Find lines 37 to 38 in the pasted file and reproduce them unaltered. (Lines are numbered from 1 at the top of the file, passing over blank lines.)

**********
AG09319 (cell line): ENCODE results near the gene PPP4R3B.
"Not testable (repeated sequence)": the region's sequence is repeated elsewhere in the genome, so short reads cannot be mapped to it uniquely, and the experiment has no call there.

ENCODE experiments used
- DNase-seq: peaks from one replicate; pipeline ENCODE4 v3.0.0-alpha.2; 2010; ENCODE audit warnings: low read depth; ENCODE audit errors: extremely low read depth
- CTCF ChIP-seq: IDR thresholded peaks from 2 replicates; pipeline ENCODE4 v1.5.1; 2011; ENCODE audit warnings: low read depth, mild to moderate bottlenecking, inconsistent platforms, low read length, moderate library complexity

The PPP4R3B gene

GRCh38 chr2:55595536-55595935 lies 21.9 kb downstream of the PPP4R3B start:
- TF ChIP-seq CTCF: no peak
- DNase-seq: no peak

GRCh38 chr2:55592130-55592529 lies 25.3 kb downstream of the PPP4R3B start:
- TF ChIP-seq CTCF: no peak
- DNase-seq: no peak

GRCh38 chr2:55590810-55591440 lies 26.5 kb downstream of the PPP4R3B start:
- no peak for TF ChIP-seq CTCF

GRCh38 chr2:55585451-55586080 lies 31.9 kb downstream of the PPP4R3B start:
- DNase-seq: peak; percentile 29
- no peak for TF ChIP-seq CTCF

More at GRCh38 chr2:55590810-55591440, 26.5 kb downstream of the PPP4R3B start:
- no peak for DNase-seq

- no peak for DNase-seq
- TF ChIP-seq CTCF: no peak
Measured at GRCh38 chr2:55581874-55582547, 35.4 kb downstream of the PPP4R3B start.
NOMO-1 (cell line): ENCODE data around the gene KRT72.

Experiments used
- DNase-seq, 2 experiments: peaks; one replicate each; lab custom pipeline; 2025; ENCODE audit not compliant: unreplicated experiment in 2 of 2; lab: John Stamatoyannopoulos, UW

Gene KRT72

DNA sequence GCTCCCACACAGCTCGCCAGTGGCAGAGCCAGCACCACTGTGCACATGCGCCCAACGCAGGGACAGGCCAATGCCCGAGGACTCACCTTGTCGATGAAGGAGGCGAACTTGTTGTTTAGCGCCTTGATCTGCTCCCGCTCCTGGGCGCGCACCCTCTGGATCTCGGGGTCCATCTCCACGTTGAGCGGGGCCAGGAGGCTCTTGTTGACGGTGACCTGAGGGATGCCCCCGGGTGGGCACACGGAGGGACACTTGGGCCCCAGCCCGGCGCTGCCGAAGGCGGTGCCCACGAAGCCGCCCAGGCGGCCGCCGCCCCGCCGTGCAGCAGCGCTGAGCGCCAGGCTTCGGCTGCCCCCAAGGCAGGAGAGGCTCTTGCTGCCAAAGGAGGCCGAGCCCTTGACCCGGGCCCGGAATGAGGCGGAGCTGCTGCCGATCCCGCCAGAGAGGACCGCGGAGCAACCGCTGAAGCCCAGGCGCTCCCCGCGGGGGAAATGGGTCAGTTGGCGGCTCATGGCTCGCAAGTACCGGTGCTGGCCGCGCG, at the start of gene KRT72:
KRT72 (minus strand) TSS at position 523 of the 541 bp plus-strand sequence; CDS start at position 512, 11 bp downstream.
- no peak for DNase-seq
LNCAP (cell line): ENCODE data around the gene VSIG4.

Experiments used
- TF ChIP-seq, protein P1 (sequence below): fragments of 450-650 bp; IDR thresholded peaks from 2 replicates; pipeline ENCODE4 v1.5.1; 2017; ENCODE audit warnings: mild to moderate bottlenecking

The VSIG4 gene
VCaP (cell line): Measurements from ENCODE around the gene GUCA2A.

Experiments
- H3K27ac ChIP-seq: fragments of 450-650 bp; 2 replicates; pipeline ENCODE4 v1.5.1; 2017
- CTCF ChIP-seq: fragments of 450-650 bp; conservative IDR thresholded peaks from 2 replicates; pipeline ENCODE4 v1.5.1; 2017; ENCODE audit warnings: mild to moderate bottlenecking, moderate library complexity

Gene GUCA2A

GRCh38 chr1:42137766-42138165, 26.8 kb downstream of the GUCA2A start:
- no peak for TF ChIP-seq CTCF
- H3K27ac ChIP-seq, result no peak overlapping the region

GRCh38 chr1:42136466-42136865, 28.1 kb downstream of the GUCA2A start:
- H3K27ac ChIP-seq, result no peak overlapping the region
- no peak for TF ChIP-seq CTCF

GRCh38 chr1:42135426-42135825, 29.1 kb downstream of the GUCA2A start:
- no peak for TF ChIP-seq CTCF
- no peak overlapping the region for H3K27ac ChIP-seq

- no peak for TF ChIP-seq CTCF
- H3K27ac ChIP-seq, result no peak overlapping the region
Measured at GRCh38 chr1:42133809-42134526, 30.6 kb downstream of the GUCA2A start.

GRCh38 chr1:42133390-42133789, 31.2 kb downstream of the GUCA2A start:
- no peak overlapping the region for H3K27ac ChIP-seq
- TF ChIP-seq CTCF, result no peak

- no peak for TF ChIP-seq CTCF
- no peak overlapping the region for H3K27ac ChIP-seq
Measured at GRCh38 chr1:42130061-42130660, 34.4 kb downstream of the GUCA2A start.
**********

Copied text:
- CTCF ChIP-seq: fragments of 450-650 bp; conservative IDR thresholded peaks from 2 replicates; pipeline ENCODE4 v1.5.1; 2017; ENCODE audit warnings: mild to moderate bottlenecking, moderate library complexity

Gene GUCA2A